Faith Land Discernment Cohort 2020

There are acres of underutilized, vacant, or surplus

faith-owned land in the Puget Sound region.

Now is the moment for faith communities

to model a community-based approach

to land development.


In 2020, the Church Council of Greater Seattle convened a 6-month congregational cohort to facilitate discernment of next steps toward utilizing faith-owned land as an extension of the vision of faith communities.

Together, we engaged our faith traditions and community organizing practices to build:

  1. A discernment process that centers deep listening, learning, and consensus-building
  2. Deeper relationships and engagement with neighborhood stakeholders leading to more vital and active communities of faith
  3. A network of congregations and faith leaders, building collective power around faithful land development.


Over the course of six months, the Church Council of Greater Seattle facilitated a mutually supportive cohort community of five congregations (located in Seattle’s International District and Woodland Park neighborhoods, Renton, and Redmond) to address this in a new way.

This Cohort sought to discern together next steps toward utilizing faith-owned land in ways that reinvest in neighborhoods, strengthen and develop community relationships, and deepen connection to the land.

This structure is rooted in a community organizing process that equips congregations with concrete skills, training, and practice to ground their discernment in two critical lenses: a theological commitment to stewardship and a strong racial justice framework.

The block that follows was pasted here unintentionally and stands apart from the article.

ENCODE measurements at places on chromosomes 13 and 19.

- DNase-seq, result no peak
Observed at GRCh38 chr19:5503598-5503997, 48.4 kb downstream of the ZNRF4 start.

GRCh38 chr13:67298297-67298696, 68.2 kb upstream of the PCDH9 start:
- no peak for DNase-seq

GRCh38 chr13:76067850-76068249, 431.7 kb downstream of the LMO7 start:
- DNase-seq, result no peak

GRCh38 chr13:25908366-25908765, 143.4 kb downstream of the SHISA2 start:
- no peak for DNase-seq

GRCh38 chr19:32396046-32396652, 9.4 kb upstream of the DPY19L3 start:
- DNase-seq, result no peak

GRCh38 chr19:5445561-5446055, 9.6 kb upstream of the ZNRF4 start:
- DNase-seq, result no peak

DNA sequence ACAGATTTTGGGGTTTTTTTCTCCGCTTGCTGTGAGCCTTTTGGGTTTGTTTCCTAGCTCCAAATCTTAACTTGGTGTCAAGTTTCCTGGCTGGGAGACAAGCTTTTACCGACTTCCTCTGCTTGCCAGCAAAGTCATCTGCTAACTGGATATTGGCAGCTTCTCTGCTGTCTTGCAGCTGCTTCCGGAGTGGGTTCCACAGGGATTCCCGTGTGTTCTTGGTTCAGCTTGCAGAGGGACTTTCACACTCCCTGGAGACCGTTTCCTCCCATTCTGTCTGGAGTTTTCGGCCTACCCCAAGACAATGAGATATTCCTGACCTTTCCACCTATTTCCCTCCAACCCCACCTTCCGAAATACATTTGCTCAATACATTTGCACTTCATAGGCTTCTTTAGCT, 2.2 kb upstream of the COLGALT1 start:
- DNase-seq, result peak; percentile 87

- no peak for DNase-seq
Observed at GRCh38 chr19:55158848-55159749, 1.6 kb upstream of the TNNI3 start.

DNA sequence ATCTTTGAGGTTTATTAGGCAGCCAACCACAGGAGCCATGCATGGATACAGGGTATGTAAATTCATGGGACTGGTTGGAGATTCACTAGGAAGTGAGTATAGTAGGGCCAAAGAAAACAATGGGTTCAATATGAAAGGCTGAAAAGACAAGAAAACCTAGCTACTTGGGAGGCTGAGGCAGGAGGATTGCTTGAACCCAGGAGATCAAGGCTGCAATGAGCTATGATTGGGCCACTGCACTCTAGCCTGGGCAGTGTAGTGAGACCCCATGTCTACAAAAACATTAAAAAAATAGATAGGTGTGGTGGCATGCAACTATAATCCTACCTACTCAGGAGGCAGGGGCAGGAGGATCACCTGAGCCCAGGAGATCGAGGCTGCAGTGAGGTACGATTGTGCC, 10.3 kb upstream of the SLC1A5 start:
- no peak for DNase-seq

Representatives from each congregation learned skills and tools to deepen relationships and engagement with neighborhood stakeholders, lead a research process tailored for their unique congregation, and take action toward faithful land stewardship and development.

Contact the Faith Land Team

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After months of listening to church and community leaders through this complex time of pandemic, economic crisis, and reckoning around racism, it has become clear that many churches are looking at their land and buildings in a new light.

How can we activate these assets for the common good? What are we to do with the racist and colonial roots of our ownership? How can we discern with our neighbors how our land could be used? These are the questions at the heart of our Cohort.’

 – Joey Ager former Lead Organizer, The Church Council of Greater Seattle